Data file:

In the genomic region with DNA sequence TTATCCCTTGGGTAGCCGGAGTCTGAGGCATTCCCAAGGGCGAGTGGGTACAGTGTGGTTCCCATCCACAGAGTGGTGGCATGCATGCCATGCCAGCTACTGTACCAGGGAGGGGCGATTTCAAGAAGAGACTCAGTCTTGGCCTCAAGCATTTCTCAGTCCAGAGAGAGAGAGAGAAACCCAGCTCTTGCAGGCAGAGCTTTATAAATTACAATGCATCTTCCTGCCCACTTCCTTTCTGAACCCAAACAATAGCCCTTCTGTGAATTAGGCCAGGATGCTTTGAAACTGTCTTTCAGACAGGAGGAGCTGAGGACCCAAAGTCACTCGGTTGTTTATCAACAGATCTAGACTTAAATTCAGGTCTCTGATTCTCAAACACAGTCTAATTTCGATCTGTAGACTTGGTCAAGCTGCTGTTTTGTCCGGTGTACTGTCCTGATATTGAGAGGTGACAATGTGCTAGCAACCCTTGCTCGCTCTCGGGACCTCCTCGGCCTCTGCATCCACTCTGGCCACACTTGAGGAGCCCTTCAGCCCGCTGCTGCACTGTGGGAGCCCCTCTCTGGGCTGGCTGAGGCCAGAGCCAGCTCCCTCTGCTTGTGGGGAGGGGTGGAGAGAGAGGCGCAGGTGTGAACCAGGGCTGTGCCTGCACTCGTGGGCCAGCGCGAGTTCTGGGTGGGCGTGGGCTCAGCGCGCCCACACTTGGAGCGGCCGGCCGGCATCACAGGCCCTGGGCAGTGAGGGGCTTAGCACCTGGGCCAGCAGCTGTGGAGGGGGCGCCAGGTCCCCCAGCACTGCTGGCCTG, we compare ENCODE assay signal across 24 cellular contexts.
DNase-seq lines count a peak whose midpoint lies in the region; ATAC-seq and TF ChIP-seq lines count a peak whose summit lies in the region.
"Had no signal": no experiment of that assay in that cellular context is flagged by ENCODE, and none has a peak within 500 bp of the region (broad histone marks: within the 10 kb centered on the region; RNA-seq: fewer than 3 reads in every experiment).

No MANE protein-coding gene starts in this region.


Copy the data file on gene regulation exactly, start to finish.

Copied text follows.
In the genomic region with DNA sequence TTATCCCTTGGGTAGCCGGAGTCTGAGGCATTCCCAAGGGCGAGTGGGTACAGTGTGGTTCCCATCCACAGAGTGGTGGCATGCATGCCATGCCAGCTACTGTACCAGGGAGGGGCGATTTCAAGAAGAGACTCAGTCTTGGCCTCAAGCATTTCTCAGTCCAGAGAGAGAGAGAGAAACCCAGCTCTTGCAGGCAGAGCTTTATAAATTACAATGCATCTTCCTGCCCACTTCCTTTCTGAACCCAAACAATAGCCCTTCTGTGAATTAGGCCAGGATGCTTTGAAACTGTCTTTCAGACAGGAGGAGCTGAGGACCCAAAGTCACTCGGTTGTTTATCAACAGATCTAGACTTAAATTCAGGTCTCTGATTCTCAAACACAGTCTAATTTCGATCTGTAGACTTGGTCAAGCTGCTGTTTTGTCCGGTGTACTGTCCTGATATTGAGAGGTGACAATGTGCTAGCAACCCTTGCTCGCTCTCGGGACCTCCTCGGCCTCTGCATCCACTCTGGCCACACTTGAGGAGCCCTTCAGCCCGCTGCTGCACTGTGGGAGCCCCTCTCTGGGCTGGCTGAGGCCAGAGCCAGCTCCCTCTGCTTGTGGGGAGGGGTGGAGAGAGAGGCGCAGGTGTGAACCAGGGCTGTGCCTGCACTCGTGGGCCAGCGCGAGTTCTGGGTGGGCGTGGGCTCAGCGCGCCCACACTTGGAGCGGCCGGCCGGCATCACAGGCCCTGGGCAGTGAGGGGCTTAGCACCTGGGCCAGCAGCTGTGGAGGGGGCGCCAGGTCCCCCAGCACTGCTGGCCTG, we compare ENCODE assay signal across 24 cellular contexts.
DNase-seq lines count a peak whose midpoint lies in the region; ATAC-seq and TF ChIP-seq lines count a peak whose summit lies in the region.
"Had no signal": no experiment of that assay in that cellular context is flagged by ENCODE, and none has a peak within 500 bp of the region (broad histone marks: within the 10 kb centered on the region; RNA-seq: fewer than 3 reads in every experiment).

No MANE protein-coding gene starts in this region.